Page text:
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  • there is even a guy in Berlin(?) doing this for fun with today's chips - do you have a reference? (and speaking of: *32* - typo) – user7761803 Jul 28 at 13:30

It's worth noting what you can see, and what you can't.

First, you cannot see any feature that is much smaller than the wavelength of light that you are using. In 1995 I designed a chip for my Master's thesis in 1.2um technology; features are clearly visible under microscope. Features in 0.5um technology might be visible, but by 1997 0.25um technology was the big thing, and individual transistors would not be visible. Today, reverse engineers pretty much have to use electron microscopes - optical microscopes are useless.

Second, you can see only those features that have some physical significance: you can see metal layers, polysilicon (the material used to make transistor gates), the contacts and vias between these layers, as well as the "thinox" demarcating a transistor, which is really a slope between a thick layer of silicon dioxide and the thinner layer used to make a transisitor gate.

You cannot see doping - what makes an NMOS device different from a PMOS device, so you cannot tell which is which just by looking. You can infer which is which using the circuit connectivity, if you know what you are looking for. Similarly, for NMOS devices, you cannot distinguish enhancement mode devices from depletion mode devices by looks alone.

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    Re the final paragraph: one useful feature is that in a CMOS circuit, the PMOS devices are much bigger (double-length?) than the NMOS ones, to compensate for their worse characteristics. Given that the PMOS ones are probably on the positive power-rail and the NMOS on 0v, you can tell which way up all is... – SusanW Jul 9 at 17:00
  • @SusanW It's a hint, but not necessarily a reliable one. If you don't have a stringent requirement on the low-to-high propagation delay, you can gain a little space and a little high-to-low speed by reducing the PMOS device to minimum size. – John Doty Jul 11 at 11:17
  • @JohnDoty yep, true enough. – SusanW Jul 11 at 15:56

Yes, reverse engineering of chips with a conventional optical microscope in the late 1970s and early 1980s is generally possible.

Although of course, there are limitations. Firstly, the number of wiring layers is important - already two layers of metallization and two layers of polysilicon make reverse circuit design much more difficult. Secondly, chip traps specially created by developers to prevent copying - this, in particular, was practiced by Zilog with the Z80. Thirdly, the size of the circuit / number of transistors, taking into account the amount of labor and available auxiliary techniques - already Motorola chips of level 68000 were a very expensive task.

However, in the game consoles of those years, only the second version of the problems was relevant.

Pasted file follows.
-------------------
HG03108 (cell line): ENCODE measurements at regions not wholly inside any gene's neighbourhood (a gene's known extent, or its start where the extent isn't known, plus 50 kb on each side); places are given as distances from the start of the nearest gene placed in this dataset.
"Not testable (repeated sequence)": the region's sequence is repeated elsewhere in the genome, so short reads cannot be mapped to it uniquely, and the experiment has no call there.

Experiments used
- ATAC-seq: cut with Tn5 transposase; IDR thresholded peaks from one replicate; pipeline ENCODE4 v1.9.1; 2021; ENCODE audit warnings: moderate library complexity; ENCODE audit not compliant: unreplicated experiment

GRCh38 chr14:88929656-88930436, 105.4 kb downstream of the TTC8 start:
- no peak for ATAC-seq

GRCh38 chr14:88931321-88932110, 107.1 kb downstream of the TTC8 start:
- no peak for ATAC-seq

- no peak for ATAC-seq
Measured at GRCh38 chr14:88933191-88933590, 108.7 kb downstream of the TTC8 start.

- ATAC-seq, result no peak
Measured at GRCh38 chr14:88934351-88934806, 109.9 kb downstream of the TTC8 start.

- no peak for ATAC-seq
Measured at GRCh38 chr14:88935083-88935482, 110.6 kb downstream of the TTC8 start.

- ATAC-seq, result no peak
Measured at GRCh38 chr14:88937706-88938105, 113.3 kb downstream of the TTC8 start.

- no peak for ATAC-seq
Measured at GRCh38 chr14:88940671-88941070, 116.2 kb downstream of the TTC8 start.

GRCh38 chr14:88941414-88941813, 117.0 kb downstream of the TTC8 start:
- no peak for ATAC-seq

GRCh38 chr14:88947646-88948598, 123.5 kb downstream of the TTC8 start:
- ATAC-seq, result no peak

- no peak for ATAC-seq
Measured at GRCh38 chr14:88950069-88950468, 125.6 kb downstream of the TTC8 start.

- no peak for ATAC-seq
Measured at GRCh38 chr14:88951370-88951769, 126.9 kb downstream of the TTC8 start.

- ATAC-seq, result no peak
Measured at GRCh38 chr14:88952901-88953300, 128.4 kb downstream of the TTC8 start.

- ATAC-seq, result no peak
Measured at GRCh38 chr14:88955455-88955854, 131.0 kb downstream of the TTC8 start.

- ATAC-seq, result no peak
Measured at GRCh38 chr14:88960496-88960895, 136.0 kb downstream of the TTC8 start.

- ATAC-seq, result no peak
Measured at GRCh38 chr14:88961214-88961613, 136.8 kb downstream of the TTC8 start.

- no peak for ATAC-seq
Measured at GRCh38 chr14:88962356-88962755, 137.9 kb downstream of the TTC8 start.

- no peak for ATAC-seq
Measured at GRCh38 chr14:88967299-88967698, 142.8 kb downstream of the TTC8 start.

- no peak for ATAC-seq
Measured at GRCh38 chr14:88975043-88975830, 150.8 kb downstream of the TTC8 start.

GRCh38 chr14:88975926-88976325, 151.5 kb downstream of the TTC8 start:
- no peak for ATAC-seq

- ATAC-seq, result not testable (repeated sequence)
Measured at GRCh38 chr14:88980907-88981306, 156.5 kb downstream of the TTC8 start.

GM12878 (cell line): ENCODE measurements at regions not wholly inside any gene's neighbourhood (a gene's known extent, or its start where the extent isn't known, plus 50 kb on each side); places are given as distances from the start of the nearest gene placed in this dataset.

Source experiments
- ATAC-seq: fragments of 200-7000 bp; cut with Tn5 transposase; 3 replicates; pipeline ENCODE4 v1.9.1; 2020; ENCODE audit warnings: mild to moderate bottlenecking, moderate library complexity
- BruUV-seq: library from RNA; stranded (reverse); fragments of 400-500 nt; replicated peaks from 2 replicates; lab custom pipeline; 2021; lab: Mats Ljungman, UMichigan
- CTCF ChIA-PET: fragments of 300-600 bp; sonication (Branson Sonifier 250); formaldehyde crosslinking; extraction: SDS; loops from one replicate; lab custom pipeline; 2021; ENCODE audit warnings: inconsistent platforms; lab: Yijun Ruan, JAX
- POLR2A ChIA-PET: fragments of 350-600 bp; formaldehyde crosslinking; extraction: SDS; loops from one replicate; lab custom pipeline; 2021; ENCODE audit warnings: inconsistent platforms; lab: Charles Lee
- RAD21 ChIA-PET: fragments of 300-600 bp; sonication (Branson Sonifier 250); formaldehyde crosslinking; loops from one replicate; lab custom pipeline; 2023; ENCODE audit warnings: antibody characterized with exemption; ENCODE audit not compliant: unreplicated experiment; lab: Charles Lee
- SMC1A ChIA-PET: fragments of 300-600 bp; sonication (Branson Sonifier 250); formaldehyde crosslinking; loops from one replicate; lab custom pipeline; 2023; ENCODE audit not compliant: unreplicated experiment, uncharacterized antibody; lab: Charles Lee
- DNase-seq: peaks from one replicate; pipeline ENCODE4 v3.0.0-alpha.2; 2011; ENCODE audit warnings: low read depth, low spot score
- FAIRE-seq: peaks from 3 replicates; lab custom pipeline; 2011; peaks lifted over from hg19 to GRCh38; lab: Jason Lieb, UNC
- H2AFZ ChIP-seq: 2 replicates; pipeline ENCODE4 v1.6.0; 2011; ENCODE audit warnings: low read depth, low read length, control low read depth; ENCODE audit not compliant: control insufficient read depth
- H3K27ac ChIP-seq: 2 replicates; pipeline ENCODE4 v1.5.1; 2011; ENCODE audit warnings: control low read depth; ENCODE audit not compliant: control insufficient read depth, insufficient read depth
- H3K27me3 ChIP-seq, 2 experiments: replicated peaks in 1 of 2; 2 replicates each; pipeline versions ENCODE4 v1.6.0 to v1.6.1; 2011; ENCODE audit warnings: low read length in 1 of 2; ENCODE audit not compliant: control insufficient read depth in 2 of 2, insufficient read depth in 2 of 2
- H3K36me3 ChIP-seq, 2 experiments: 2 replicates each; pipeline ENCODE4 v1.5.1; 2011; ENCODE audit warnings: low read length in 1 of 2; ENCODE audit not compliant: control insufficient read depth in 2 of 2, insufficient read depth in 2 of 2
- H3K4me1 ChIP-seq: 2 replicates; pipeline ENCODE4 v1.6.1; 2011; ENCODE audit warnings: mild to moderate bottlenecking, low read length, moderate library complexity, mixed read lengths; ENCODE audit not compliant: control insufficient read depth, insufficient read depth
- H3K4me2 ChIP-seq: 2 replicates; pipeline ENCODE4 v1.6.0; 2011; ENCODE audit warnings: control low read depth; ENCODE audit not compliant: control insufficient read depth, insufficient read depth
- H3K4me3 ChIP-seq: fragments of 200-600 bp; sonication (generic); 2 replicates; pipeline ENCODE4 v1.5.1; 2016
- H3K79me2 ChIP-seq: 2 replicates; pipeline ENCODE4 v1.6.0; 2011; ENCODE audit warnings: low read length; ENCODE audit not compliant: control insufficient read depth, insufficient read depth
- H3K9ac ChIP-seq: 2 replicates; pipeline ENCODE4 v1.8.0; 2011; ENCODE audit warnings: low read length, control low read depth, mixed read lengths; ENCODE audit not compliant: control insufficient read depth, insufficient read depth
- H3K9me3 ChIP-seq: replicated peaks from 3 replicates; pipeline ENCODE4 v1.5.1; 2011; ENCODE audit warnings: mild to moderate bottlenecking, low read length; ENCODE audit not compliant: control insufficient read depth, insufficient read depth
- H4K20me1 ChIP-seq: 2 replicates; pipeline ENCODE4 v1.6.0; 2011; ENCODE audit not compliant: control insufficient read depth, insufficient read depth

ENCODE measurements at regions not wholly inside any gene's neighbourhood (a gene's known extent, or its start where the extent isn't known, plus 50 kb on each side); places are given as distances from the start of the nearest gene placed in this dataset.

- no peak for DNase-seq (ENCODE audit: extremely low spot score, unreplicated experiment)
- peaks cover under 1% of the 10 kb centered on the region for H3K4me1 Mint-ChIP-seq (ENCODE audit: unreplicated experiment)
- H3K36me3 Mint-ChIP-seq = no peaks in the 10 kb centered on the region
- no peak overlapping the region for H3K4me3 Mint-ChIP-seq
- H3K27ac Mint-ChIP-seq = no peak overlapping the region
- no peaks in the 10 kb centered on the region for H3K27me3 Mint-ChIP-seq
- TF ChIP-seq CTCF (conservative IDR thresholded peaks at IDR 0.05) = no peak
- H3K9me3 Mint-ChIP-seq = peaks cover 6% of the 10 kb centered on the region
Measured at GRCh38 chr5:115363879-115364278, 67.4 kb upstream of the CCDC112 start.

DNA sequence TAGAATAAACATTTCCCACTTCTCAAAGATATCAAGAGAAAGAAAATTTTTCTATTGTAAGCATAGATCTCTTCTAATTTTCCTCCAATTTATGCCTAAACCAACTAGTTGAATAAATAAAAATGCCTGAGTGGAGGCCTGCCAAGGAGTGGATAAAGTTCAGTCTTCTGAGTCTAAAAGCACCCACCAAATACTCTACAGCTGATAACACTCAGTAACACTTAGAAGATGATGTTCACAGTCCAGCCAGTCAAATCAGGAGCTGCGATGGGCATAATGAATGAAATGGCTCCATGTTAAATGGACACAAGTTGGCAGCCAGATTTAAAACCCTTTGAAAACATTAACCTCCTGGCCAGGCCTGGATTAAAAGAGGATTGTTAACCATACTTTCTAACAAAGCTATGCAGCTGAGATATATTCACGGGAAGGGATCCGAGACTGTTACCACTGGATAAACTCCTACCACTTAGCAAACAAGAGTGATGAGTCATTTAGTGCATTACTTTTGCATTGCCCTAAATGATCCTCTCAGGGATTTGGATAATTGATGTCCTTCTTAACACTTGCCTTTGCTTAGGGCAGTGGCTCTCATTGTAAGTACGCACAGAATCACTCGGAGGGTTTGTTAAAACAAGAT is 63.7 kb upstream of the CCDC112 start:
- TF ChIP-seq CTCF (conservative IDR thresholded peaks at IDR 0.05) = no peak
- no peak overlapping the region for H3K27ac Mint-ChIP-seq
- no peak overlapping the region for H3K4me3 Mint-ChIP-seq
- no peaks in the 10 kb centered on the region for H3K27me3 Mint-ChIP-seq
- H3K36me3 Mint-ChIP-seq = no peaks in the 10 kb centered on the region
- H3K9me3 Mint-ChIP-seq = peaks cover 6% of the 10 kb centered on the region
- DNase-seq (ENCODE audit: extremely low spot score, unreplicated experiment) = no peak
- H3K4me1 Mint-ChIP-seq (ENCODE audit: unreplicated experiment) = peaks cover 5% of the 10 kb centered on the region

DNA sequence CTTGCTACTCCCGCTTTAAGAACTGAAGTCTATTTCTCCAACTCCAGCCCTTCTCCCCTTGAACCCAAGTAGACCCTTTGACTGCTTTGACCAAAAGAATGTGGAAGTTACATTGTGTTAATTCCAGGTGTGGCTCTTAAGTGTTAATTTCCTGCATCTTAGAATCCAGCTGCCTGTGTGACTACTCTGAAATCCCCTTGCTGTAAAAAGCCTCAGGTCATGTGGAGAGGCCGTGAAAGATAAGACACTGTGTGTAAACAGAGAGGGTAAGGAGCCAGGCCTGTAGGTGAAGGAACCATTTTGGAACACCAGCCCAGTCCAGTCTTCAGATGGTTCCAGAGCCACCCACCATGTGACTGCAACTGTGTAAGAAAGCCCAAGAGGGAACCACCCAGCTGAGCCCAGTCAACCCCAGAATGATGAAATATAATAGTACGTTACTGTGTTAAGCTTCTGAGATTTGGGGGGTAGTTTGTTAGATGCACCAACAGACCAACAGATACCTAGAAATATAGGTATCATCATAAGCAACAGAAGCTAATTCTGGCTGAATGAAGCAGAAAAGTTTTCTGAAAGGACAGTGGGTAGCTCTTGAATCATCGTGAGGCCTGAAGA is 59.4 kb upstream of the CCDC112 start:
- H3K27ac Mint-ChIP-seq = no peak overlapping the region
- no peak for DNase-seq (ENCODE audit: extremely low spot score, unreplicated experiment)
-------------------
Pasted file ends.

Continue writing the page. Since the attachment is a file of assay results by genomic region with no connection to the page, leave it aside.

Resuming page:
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This was part of how AMD developed their first 80386.

AMD had long been a second source for Intel x86 chips. Originally the agreement was that Intel would provide details to AMD, who would build their own chips. As time went on Intel wanted to end this agreement or at least prevent AMD from making use of it. This led to numerous court battles.

AMD expected to win, so one of their approaches was to reverse engineer Intel's chips by doing what you describe-- decapping them, and working out the designs by direct examination under microscopes. They took lots of pictures. Eventually AMD won out and they were able to produce the Am386. I believe AMD used other approaches in parallel, but I don't know details of them.

[My only source is my memories from working at AMD at the time. I wasn't on this team but the story was well known around the company.]

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An engineer who worked at National Semiconductor back when reverse engineering was legal described a conference room wall covered with a patchwork of photos representing an entire Intel microprocessor. They visually extracted the circuit from the image.

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As voltage shows up on electron microscopes, somewhat, but you cannot see hidden layers. ICs are getting more 3d.

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    Would that have been a factor in the early 80s? – Stephen Kitt Jul 31 at 7:05

From the '80s, chips increasingly used standard cell components. So if you can recognise a standard cell, you don't need to recognise each transistor in it. Companies like Phillips and ES2 provided standard cell libraries.

Built in self test became popular at that time. It's a technique for piping a known state into and out of the chip, running it for some cycles, then reading the result. It's used to check if a chip works after making the wafer but before packaging it. It could also be used to reverse engineer the chip.

To replicate a chip, you'd also need to replicate any firmware. Compaq's reverse engineering of the IBM PC's code to evade copyright is a important setp the IBM PC story: https://en.wikipedia.org/wiki/IBM_PC_compatible

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    Compaq didn’t clone the microcode, they cloned the firmware. They didn’t need to clone anything related to the CPU, they bought 8086 or 8088 CPUs from Intel. – Stephen Kitt Jul 9 at 13:46
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    Use of standardcores as IP is a thing of the nineties and naughties, not the 80s. – Raffzahn Jul 9 at 13:55
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    @Raffzahn Partly true. I worked at ES2, a low volume fab and tool-maker, from '86-9. Most designs were standard cell. Standard cells ranged from easily recognisable ADC pads to logic as netlists which could differ from chip to chip. I think I recall a CPU in the Phillips standard cell library. I'm confused on dates - Robin Saxby left for ARM before I left but Wikipedia reckons it wasn't founded until late 1990?? So maybe CPUs from the late 80s but commodified by ARM in the '90s? – Michael Grazebrook Jul 10 at 15:11
  • @StephenKitt - Corrected. – Michael Grazebrook Jul 10 at 15:12
  • Anyway I stand by my main points: built in self test and recognising standard cells are handing for reverse engineering. – Michael Grazebrook Jul 10 at 15:13